The Internet responded to a terrible new book about Barbie from Mattel in the best way imaginable: #FeministHackerBarbie.
On Tuesday the Internet got a glimpse of a new book about Barbie: "I Can Be a Computer Engineer." Sounds great, right? The Barbie brand, who shows girls not anatomically possible body types, and skewed images of femininity, wants to encourage girls to get into a field where there's a dearth of women. GREAT!
One huge problem. The book doesn't encourage women to code, or build their own computers or anything remotely close to being a computer engineer. In fact Barbie appears to be pretty computer illiterate.
Instead Barbie needs the boys, Steven and Brian, to help her. From the book:
"I'm only creating the design ideas," Barbie says, laughing. "I'll need Steven's and Brian's help to turn it into a real game!"
The book once again enforces that girls just deal with the aesthetics, and boys deal with the technological side of computer development. Mattel could have used this book to introduce girls to Ada Lovelace, or Grace Hopper, or Hedy Lamarr. Mattel could have written Barbie as the hero fixing the computer, and designing her own game without the help of Steven and Brian, yet they didn't. Instead they did a disservice to every girl who picks up that book and thinks that boys do the programming and girls don't.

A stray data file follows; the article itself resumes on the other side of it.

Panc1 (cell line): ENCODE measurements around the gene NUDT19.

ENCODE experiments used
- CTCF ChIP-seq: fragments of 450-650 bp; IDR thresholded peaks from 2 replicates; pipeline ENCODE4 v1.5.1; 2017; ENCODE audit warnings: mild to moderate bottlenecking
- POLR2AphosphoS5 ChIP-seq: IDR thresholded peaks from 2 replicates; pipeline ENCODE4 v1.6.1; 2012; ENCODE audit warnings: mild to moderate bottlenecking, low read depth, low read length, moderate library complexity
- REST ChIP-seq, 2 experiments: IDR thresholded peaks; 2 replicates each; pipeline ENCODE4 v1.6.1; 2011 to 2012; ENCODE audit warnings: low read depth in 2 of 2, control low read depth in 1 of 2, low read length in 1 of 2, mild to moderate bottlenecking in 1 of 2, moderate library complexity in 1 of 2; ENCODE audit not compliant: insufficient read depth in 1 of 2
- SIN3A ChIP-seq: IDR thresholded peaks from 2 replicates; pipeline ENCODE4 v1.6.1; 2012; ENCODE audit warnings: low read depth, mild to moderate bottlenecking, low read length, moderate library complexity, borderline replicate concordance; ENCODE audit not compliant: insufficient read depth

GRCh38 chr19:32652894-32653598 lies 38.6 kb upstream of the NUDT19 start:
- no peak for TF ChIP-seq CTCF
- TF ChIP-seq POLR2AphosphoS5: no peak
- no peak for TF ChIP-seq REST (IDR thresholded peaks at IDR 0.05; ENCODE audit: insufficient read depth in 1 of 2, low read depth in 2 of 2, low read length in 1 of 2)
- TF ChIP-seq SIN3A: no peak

It is such a tired, ridiculous trope that the best way to respond to it is outright mockery. Enter Kathleen Tuite, who by her own description is a "rouge (sic) hacker; builder of systems involving collaborative creativity, crowdsourcing, and/or computer vision."
Tuite made Feminist Hacker Barbie, where you can take pages of the ridiculous Barbie book and alter them to create a more empowering story. For examples, the site suggests taking a look at Casey Feisler's, @Spacekatgal's and InfoSec Taylor Swift's. So we looked there and beyond. Here are some awesome examples: